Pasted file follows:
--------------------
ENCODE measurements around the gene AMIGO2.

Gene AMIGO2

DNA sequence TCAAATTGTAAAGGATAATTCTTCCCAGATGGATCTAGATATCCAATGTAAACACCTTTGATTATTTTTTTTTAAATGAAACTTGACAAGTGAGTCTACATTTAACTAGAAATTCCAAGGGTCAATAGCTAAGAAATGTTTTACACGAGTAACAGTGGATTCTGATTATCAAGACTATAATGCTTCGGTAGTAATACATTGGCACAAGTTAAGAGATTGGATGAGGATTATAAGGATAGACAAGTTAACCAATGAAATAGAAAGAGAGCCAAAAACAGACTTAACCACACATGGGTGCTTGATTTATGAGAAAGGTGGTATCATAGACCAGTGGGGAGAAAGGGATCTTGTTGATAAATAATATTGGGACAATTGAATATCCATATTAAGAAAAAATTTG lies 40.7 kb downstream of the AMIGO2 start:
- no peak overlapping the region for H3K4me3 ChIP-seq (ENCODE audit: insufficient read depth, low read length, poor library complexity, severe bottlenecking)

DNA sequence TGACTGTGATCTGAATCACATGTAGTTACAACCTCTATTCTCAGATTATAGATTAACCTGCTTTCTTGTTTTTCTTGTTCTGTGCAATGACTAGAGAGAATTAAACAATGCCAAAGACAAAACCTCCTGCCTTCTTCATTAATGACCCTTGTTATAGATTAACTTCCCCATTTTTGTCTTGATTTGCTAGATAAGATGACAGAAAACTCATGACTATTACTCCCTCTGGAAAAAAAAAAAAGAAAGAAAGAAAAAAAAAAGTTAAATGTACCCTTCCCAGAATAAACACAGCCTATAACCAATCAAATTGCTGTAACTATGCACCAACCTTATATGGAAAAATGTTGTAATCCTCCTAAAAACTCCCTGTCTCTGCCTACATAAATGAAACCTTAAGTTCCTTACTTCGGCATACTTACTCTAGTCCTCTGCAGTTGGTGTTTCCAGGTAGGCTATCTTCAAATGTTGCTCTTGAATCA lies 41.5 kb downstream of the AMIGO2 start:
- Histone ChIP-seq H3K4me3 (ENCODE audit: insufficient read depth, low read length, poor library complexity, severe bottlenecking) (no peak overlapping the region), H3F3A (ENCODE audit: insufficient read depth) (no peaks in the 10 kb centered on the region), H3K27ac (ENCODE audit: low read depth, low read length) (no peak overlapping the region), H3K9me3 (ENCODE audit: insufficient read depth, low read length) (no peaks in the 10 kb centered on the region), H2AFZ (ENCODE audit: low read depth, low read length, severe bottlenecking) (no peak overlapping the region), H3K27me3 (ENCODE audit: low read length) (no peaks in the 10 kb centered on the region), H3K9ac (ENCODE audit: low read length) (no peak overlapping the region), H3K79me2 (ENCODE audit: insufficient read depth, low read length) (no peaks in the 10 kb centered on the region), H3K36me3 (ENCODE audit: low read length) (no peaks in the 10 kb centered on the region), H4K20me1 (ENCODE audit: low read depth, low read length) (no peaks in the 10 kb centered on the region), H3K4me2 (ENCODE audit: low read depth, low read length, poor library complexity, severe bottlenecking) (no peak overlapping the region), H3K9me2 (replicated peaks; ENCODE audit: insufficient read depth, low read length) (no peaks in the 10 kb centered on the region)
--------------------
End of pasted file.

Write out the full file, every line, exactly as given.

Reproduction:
ENCODE measurements around the gene AMIGO2.

Gene AMIGO2

DNA sequence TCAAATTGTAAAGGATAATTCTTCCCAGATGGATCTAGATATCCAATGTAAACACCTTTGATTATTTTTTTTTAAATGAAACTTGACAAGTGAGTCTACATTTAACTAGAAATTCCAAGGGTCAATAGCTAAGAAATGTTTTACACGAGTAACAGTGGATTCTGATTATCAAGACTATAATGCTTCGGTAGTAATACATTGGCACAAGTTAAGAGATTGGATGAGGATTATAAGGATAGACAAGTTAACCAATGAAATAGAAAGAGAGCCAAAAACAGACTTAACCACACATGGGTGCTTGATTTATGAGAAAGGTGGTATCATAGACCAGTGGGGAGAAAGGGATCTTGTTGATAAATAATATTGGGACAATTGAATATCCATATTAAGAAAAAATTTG lies 40.7 kb downstream of the AMIGO2 start:
- no peak overlapping the region for H3K4me3 ChIP-seq (ENCODE audit: insufficient read depth, low read length, poor library complexity, severe bottlenecking)

DNA sequence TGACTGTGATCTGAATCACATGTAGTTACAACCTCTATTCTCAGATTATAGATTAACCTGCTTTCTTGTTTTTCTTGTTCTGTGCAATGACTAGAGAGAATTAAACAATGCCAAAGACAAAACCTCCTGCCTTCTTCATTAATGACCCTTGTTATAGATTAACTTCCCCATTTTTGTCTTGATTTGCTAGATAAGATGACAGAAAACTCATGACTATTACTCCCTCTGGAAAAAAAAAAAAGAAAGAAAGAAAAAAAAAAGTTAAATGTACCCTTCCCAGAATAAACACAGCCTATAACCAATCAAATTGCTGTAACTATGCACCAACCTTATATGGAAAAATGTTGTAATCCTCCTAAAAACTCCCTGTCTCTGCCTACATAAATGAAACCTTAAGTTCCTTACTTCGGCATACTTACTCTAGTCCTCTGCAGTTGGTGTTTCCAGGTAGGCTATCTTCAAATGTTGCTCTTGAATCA lies 41.5 kb downstream of the AMIGO2 start:
- Histone ChIP-seq H3K4me3 (ENCODE audit: insufficient read depth, low read length, poor library complexity, severe bottlenecking) (no peak overlapping the region), H3F3A (ENCODE audit: insufficient read depth) (no peaks in the 10 kb centered on the region), H3K27ac (ENCODE audit: low read depth, low read length) (no peak overlapping the region), H3K9me3 (ENCODE audit: insufficient read depth, low read length) (no peaks in the 10 kb centered on the region), H2AFZ (ENCODE audit: low read depth, low read length, severe bottlenecking) (no peak overlapping the region), H3K27me3 (ENCODE audit: low read length) (no peaks in the 10 kb centered on the region), H3K9ac (ENCODE audit: low read length) (no peak overlapping the region), H3K79me2 (ENCODE audit: insufficient read depth, low read length) (no peaks in the 10 kb centered on the region), H3K36me3 (ENCODE audit: low read length) (no peaks in the 10 kb centered on the region), H4K20me1 (ENCODE audit: low read depth, low read length) (no peaks in the 10 kb centered on the region), H3K4me2 (ENCODE audit: low read depth, low read length, poor library complexity, severe bottlenecking) (no peak overlapping the region), H3K9me2 (replicated peaks; ENCODE audit: insufficient read depth, low read length) (no peaks in the 10 kb centered on the region)